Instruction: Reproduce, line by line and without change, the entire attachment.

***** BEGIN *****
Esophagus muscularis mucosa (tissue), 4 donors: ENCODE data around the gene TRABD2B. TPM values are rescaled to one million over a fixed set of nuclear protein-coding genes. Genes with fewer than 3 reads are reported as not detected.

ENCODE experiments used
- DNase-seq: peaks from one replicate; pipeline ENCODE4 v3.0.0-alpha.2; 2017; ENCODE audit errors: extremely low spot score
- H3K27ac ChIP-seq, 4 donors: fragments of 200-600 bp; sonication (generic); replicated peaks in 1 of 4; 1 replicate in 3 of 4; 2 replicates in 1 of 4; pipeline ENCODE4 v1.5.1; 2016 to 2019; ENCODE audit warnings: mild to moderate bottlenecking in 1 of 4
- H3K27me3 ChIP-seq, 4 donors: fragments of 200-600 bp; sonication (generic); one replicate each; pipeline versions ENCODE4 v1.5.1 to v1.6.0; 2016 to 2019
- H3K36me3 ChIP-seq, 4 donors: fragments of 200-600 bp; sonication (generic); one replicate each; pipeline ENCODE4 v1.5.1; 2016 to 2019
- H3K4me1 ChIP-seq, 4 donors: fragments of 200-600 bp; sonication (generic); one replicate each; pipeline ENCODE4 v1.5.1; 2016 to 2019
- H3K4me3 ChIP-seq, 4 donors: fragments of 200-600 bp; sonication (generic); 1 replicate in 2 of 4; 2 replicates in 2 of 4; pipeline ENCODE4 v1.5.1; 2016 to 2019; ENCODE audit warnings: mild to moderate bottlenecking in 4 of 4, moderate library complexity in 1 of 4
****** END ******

Esophagus muscularis mucosa (tissue), 4 donors: ENCODE data around the gene TRABD2B. TPM values are rescaled to one million over a fixed set of nuclear protein-coding genes. Genes with fewer than 3 reads are reported as not detected.

ENCODE experiments used
- DNase-seq: peaks from one replicate; pipeline ENCODE4 v3.0.0-alpha.2; 2017; ENCODE audit errors: extremely low spot score
- H3K27ac ChIP-seq, 4 donors: fragments of 200-600 bp; sonication (generic); replicated peaks in 1 of 4; 1 replicate in 3 of 4; 2 replicates in 1 of 4; pipeline ENCODE4 v1.5.1; 2016 to 2019; ENCODE audit warnings: mild to moderate bottlenecking in 1 of 4
- H3K27me3 ChIP-seq, 4 donors: fragments of 200-600 bp; sonication (generic); one replicate each; pipeline versions ENCODE4 v1.5.1 to v1.6.0; 2016 to 2019
- H3K36me3 ChIP-seq, 4 donors: fragments of 200-600 bp; sonication (generic); one replicate each; pipeline ENCODE4 v1.5.1; 2016 to 2019
- H3K4me1 ChIP-seq, 4 donors: fragments of 200-600 bp; sonication (generic); one replicate each; pipeline ENCODE4 v1.5.1; 2016 to 2019
- H3K4me3 ChIP-seq, 4 donors: fragments of 200-600 bp; sonication (generic); 1 replicate in 2 of 4; 2 replicates in 2 of 4; pipeline ENCODE4 v1.5.1; 2016 to 2019; ENCODE audit warnings: mild to moderate bottlenecking in 4 of 4, moderate library complexity in 1 of 4